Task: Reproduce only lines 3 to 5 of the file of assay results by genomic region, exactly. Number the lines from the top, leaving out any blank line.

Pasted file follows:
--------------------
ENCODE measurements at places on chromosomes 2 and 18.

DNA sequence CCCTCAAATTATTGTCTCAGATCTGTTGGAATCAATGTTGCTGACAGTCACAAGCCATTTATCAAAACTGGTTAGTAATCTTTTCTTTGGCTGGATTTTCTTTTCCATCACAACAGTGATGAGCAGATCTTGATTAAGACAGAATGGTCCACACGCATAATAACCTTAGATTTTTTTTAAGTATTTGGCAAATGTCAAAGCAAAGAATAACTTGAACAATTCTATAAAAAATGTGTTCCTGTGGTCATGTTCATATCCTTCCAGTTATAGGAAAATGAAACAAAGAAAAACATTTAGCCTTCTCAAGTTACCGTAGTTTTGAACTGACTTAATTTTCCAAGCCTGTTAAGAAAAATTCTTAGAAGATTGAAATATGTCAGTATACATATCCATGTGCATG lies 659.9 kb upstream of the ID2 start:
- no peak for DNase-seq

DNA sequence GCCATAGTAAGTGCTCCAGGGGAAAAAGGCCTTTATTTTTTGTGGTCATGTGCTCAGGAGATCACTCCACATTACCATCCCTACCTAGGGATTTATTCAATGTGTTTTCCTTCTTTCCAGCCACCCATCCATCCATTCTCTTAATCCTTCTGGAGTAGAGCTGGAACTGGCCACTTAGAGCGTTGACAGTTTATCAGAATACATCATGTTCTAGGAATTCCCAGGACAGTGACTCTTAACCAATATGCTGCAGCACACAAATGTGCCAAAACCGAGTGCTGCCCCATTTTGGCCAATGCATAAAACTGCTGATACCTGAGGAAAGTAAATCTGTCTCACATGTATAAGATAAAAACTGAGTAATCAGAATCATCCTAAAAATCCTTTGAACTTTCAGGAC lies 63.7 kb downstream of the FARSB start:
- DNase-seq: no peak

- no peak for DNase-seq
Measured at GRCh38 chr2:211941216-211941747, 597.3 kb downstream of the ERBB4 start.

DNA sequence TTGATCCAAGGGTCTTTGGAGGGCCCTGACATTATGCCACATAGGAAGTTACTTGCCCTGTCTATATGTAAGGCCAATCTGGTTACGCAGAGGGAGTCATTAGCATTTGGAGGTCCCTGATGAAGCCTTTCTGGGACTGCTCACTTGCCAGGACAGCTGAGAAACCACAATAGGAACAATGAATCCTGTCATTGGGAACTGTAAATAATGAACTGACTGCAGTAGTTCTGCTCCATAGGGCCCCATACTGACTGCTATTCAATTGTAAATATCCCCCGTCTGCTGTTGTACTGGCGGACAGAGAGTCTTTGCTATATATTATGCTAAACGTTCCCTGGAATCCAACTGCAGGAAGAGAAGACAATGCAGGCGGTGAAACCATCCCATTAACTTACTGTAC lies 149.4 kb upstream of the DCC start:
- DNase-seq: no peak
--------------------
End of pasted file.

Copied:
- no peak for DNase-seq

DNA sequence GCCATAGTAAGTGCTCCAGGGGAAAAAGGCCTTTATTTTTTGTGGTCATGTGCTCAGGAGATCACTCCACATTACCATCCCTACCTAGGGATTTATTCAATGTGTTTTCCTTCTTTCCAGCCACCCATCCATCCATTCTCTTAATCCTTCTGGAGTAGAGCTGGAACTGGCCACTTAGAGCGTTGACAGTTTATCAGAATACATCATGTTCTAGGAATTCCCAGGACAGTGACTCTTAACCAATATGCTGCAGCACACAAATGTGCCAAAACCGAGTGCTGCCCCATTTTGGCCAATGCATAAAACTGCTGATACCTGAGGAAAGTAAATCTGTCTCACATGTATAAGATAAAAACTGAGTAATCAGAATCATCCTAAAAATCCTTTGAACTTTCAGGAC lies 63.7 kb downstream of the FARSB start:
- DNase-seq: no peak